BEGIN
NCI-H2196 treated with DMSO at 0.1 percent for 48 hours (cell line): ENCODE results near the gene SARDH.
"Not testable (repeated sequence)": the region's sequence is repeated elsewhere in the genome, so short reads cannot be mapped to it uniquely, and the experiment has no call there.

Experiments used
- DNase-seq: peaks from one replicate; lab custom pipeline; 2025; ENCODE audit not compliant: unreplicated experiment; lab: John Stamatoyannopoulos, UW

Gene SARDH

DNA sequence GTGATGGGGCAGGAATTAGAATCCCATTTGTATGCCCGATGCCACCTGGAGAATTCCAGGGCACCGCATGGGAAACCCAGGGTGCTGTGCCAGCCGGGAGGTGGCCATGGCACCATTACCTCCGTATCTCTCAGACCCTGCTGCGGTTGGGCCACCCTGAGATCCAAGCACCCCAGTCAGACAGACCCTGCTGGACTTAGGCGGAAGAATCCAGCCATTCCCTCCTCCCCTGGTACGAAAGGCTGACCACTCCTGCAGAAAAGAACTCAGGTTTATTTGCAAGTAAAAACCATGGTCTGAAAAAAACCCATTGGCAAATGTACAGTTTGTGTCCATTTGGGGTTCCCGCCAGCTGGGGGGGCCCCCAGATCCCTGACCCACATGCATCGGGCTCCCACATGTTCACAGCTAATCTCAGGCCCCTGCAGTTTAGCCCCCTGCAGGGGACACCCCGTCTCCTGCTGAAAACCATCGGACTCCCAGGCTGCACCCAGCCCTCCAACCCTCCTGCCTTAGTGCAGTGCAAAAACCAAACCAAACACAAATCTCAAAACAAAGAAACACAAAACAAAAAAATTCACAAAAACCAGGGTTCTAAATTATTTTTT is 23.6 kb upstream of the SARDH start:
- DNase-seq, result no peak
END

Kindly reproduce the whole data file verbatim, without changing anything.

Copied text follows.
NCI-H2196 treated with DMSO at 0.1 percent for 48 hours (cell line): ENCODE results near the gene SARDH.
"Not testable (repeated sequence)": the region's sequence is repeated elsewhere in the genome, so short reads cannot be mapped to it uniquely, and the experiment has no call there.

Experiments used
- DNase-seq: peaks from one replicate; lab custom pipeline; 2025; ENCODE audit not compliant: unreplicated experiment; lab: John Stamatoyannopoulos, UW

Gene SARDH

DNA sequence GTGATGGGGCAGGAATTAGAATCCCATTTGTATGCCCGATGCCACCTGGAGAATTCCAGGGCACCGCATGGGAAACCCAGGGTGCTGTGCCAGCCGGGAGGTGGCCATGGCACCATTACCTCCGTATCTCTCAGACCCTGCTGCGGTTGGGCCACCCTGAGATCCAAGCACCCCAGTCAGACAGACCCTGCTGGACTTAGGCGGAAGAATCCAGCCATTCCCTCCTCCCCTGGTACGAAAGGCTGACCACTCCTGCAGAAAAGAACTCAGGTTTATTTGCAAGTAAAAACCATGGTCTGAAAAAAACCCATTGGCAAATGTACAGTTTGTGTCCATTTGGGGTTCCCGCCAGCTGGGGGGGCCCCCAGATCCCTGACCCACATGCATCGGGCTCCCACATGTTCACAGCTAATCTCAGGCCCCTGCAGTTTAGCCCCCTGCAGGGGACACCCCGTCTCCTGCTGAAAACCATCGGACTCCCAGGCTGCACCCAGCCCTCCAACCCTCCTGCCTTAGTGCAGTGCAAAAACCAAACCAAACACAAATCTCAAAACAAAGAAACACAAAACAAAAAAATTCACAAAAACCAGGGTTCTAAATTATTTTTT is 23.6 kb upstream of the SARDH start:
- DNase-seq, result no peak